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Read This Before You Buy Cairo Communication S.p.A. (BIT:CAI) Because Of Its P/E Ratio

Sam Bishop

The goal of this article is to teach you how to use price to earnings ratios (P/E ratios). We’ll show how you can use Cairo Communication S.p.A.’s (BIT:CAI) P/E ratio to inform your assessment of the investment opportunity. Cairo Communication has a P/E ratio of 7.76, based on the last twelve months. That corresponds to an earnings yield of approximately 13%.

View our latest analysis for Cairo Communication

How Do You Calculate A P/E Ratio?

The formula for price to earnings is:

Price to Earnings Ratio = Share Price ÷ Earnings per Share (EPS)

Or for Cairo Communication:

P/E of 7.76 = €3.55 ÷ €0.46 (Based on the trailing twelve months to September 2018.)

Is A High Price-to-Earnings Ratio Good?

A higher P/E ratio implies that investors pay a higher price for the earning power of the business. All else being equal, it’s better to pay a low price — but as Warren Buffett said, ‘It’s far better to buy a wonderful company at a fair price than a fair company at a wonderful price.’

How Growth Rates Impact P/E Ratios

Earnings growth rates have a big influence on P/E ratios. When earnings grow, the ‘E’ increases, over time. That means unless the share price increases, the P/E will reduce in a few years. So while a stock may look expensive based on past earnings, it could be cheap based on future earnings.

Notably, Cairo Communication grew EPS by a whopping 99% in the last year. But earnings per share are down 16% per year over the last five years.

How Does Cairo Communication’s P/E Ratio Compare To Its Peers?

The P/E ratio indicates whether the market has higher or lower expectations of a company. The image below shows that Cairo Communication has a lower P/E than the average (17) P/E for companies in the media industry.

BIT:CAI PE PEG Gauge January 9th 19

This suggests that market participants think Cairo Communication will underperform other companies in its industry. Since the market seems unimpressed with Cairo Communication, it’s quite possible it could surprise on the upside. It is arguably worth checking if insiders are buying shares, because that might imply they believe the stock is undervalued.

Don’t Forget: The P/E Does Not Account For Debt or Bank Deposits

It’s important to note that the P/E ratio considers the market capitalization, not the enterprise value. That means it doesn’t take debt or cash into account. Hypothetically, a company could reduce its future P/E ratio by spending its cash (or taking on debt) to achieve higher earnings.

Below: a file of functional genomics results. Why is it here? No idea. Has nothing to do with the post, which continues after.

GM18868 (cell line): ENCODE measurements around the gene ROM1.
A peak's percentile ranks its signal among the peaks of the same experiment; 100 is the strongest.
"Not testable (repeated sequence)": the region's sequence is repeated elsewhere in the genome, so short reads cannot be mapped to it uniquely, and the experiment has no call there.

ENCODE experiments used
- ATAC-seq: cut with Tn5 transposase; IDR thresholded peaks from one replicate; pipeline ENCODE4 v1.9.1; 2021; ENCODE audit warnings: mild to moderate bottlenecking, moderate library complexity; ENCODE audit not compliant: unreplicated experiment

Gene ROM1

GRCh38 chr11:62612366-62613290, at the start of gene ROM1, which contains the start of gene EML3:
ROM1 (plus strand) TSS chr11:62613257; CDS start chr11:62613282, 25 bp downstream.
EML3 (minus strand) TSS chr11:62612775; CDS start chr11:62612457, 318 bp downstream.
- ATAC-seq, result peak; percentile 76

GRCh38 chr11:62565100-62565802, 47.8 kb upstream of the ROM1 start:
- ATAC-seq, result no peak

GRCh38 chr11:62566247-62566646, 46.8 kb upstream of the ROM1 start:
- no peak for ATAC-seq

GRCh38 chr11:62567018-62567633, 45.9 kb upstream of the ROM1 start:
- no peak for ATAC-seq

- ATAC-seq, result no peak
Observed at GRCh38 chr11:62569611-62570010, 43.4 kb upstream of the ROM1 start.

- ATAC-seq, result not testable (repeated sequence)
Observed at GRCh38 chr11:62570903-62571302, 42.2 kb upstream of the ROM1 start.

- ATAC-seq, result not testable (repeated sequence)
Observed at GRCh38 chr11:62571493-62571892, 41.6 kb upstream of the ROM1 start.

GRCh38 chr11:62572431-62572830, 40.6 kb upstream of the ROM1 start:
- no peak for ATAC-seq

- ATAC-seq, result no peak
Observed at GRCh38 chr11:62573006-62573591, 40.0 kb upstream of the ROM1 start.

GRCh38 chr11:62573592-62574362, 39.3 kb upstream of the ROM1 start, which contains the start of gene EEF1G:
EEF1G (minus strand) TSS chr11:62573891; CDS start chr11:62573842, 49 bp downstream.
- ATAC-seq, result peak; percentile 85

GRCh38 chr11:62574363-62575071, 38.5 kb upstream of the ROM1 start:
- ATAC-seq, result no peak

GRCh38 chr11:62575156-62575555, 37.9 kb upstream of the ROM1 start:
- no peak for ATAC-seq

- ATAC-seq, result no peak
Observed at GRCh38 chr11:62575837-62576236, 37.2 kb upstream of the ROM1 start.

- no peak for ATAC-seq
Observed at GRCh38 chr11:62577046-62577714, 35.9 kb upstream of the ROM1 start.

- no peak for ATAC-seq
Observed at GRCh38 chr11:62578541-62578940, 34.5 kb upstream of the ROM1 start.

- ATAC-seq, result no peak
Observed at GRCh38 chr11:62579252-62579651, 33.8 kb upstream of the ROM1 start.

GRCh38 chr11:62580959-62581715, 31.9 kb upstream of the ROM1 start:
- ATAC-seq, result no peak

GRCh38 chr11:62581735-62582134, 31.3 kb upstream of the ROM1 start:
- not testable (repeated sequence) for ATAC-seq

Such spending might be good or bad, overall, but the key point here is that you need to look at debt to understand the P/E ratio in context.

Is Debt Impacting Cairo Communication’s P/E?

Cairo Communication’s net debt is 45% of its market cap. This is a reasonably significant level of debt — all else being equal you’d expect a much lower P/E than if it had net cash.

The Bottom Line On Cairo Communication’s P/E Ratio

Cairo Communication has a P/E of 7.8. That’s below the average in the IT market, which is 14.8. The company hasn’t stretched its balance sheet, and earnings growth was good last year. If the company can continue to grow earnings, then the current P/E may be unjustifiably low.

Investors have an opportunity when market expectations about a stock are wrong. As value investor Benjamin Graham famously said, ‘In the short run, the market is a voting machine but in the long run, it is a weighing machine.’ So this free report on the analyst consensus forecasts could help you make a master move on this stock.

You might be able to find a better buy than Cairo Communication. If you want a selection of possible winners, check out this free list of interesting companies that trade on a P/E below 20 (but have proven they can grow earnings).

To help readers see past the short term volatility of the financial market, we aim to bring you a long-term focused research analysis purely driven by fundamental data. Note that our analysis does not factor in the latest price-sensitive company announcements.

The author is an independent contributor and at the time of publication had no position in the stocks mentioned. For errors that warrant correction please contact the editor at editorial-team@simplywallst.com.